Secondly, understand the ingredients that you need to procure and be able to monitor where there might be threats for that particular product or commodity. If you need to buy peppers as an ingredient for a spice blend or a can of soup, [you should] be able to monitor what’s happening in that particular commodity: Has there been an intentional adulteration recently? Any recalls? Have there been weather issues in the part of the world where your particular pepper is sourced? If we know there is a natural disaster in a region, how quickly are you notified? Do you have alternate sources as a backup?
A great example is the Ebola [outbreak]: When Ebola happened, there were changes that were happening with cocoa almost daily, because most of the cocoa is sourced out of West Africa, exactly where Ebola was happening. There were price shifts and some transfer concerns where cargo ships weren’t coming into port in some of those countries. It’s important to have an understanding of the ingredients or commodities that you source and be well aware of what’s happening in that landscape.
FST: What steps should companies take to protect their supply chain?
Kircher: You should be doing vulnerability and risk assessments of your supply chain. Know where there are risks of that particular supply: Those risks could be a multitude of things, be it a natural risk or something related to a change in trade policy. Know where you have vulnerabilities within your system: Where could a particular product be exposed to a vulnerability, either natural or intentional? [From there], start assessing what can be done about it. If there’s a specific ingredient that you need to have to make a particular product, where does it come from and do you have alternative sources? What kind of testing mechanisms do you have in place? Some vendors only have one manufacturing site or one receiving site for a product they’re manufacturing. How secure is that processing plant? Is it in a hurricane zone? Have you had criminal activity there? Understanding where there are vulnerabilities in your supply chain allows you to prioritize which ones you should spend money on mitigating.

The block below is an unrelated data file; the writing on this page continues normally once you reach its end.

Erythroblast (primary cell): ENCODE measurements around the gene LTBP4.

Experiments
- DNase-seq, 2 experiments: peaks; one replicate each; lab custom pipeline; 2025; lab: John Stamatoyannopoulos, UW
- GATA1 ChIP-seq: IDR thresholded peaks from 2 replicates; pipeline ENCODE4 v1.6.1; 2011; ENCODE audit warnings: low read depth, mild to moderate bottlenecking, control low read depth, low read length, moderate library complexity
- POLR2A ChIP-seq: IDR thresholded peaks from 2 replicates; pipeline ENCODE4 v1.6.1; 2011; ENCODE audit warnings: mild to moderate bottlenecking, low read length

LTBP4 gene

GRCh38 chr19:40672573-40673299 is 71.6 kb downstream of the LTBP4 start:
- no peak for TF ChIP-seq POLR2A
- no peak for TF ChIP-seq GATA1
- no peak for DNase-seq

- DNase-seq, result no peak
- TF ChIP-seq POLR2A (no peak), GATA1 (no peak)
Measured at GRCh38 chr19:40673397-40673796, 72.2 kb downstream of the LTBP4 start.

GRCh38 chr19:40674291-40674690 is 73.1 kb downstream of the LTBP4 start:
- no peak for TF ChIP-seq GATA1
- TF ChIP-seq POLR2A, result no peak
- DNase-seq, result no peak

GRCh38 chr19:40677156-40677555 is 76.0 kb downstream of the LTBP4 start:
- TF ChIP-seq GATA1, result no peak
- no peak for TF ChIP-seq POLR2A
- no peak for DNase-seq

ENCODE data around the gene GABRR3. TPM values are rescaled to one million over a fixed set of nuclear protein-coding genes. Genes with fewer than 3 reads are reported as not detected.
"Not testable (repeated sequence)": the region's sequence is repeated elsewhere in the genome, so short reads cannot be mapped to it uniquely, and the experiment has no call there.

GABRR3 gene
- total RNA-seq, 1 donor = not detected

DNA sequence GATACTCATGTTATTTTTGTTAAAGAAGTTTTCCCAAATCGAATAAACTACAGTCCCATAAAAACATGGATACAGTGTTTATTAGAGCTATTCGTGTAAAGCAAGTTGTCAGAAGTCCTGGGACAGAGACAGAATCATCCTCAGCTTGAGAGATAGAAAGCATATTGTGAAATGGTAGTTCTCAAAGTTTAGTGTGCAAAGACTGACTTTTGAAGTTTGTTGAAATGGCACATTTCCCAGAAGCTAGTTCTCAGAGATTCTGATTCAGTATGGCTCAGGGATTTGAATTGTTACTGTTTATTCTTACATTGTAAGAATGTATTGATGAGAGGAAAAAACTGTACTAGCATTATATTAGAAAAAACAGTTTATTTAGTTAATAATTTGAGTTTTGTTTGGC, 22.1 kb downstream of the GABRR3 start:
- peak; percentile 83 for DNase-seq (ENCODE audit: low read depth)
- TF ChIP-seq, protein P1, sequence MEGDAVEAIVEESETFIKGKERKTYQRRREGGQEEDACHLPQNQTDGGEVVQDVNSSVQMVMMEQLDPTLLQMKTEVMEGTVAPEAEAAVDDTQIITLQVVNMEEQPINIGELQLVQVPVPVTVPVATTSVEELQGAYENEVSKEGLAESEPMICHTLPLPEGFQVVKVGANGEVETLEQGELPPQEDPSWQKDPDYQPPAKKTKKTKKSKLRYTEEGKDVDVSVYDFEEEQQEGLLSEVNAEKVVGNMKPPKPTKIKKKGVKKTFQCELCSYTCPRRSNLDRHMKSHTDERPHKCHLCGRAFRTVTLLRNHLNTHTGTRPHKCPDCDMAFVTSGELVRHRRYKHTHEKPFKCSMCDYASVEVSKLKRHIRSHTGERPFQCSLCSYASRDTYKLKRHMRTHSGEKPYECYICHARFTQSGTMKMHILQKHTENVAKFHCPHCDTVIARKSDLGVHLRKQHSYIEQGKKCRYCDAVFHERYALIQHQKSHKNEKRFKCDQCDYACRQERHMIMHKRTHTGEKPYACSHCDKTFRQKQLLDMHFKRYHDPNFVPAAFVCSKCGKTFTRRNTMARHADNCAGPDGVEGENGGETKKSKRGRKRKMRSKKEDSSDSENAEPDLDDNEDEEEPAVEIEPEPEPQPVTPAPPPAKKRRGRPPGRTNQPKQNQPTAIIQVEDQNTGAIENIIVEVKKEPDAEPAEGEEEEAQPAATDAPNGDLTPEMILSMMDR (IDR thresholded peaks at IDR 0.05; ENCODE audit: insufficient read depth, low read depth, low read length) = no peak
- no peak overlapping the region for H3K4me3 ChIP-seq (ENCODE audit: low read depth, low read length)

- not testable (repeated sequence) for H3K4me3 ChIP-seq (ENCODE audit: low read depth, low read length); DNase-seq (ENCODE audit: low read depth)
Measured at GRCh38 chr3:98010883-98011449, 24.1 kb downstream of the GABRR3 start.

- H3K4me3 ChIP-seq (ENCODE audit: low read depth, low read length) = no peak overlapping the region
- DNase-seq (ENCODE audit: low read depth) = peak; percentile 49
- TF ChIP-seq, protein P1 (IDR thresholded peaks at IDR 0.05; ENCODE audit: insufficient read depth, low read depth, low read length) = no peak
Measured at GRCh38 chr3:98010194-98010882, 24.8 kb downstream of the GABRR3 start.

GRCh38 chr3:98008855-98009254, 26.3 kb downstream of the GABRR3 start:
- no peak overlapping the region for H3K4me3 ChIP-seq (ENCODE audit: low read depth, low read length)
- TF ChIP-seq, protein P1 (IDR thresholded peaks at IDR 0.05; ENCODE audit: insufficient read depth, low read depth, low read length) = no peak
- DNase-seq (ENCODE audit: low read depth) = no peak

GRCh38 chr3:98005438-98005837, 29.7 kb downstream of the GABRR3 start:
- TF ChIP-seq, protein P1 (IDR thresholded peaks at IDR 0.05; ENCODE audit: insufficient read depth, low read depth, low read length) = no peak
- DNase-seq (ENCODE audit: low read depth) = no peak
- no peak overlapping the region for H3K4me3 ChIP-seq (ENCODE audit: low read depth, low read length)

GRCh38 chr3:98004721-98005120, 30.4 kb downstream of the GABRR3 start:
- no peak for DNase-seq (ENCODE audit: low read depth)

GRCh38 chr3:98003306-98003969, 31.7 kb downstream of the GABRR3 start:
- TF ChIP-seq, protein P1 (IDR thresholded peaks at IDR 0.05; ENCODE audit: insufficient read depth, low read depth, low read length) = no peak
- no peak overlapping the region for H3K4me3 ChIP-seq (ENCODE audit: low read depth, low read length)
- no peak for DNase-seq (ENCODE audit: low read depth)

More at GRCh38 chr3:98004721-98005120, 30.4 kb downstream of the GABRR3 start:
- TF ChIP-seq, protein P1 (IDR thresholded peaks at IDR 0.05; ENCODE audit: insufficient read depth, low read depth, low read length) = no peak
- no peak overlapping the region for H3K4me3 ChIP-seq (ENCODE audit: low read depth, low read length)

FST: What technologies do you find to be the most effective in assessing risks and providing visibility throughout the supply chain?
Kircher: I think there are several products that will help. At the Food Defense and Protection Institute, we have a couple. The first is a supply chain documentation and analysis tool (CRISTAL) that allows you to document your supply chain throughout the whole system. Then it applies weights and algorithms to allow you to see what is most critical in your supply chain, and from there you can look at risks from hazards. For a lot of companies, the first step is to map the entire supply chain. Having technology that allows them to do that efficiently versus drawing or creating an Excel spreadsheet allows them to visualize where they might have gaps/challenges, followed by risk and vulnerability assessment.
Second is horizon scanning, or looking at early indications of warnings of events. Our tool is called FIDES (Focused Integration of Date for Early Signals). It looks at predicative analytics—are there conditions or drivers that are occurring that might result in an emerging event or event that might create a problem? We can always scan and monitor where we might have challenges.
We want to move people from a reactive food protection and defense to a preventive posture where you are starting to be ahead of it [threats] and understand where you might have a risk or vulnerability that gets exposed such that you can mitigate it prior to a consumer purchasing [the product].